Higher interest rates will occur gradually and have been priced in across most regions.
Fixed-income Created with Sketch. 5-Year Forward Current 2017 NT CMA Yield (%) 3-Month United States 10-Year 0 –1 1 2 3 3-Month United Kingdom 10-Year 0 –1 1 2 3 3-Month Japan 10-Year 0 –1 1 2 3 3-Month Germany 10-Year 0 –1 1 2 3
Fixed-income-m Created with Sketch. 5-Year Forward Current 2017 NT CMA Yield (%) 3-Month United States 10-Year 0 –1 1 2 3 3 3-Month United Kingdom 10-Year 0 –1 1 2 3 3-Month Japan 10-Year 0 –1 1 2 3 3-Month Germany 10-Year 0 –1 1 2
Source: Northern Trust Investment Strategy, Bloomberg. As of June 30, 2017.
Outlook: Real Assets Dealing With Transitions
We don’t believe natural resource demand is dead, and underinvestment will eventually pressure supply. Our forecast for natural resources is 7.4%.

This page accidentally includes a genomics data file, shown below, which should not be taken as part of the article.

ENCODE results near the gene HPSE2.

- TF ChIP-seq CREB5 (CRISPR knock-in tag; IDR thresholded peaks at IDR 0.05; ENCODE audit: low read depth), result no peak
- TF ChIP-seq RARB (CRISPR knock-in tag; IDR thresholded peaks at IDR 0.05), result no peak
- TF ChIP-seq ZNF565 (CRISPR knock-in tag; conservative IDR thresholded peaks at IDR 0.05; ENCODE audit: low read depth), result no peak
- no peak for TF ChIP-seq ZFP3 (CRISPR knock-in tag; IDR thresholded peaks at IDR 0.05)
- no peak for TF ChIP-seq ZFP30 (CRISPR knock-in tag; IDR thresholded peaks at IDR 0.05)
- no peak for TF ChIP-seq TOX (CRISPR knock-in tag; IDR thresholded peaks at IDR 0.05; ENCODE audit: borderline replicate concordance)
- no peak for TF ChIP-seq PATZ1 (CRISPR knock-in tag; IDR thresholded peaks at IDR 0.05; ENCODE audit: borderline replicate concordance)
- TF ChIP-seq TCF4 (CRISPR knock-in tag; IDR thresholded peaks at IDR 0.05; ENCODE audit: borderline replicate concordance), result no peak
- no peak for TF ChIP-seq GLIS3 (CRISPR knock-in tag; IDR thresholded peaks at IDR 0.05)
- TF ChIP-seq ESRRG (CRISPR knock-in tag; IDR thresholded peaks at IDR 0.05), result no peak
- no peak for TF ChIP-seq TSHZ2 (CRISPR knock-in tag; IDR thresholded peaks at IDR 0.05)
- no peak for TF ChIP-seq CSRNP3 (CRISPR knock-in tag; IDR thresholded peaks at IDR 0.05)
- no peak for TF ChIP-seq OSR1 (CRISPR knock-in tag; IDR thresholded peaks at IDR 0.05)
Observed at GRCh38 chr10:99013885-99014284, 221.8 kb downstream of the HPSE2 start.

Developed economy infrastructure needs provide longer-term opportunities as cash-strapped governments look to the private sector for help, keeping our global listed infrastructure total return forecast at 5.8%.
7.4%
Natural Resources Total Return Forecast
6.1%
Real Estate Total Return Forecast
5.8%
Global Listed Infrastructure Total Return Forecast
Outlook Rationale
Factors underpinning real assets have softly faded over the past year. Natural resources have bounced back from an oversold position; global listed real estate and global listed infrastructure have slightly greater competition from slowly rising interest rates. All retain key roles in a multi-asset class portfolio.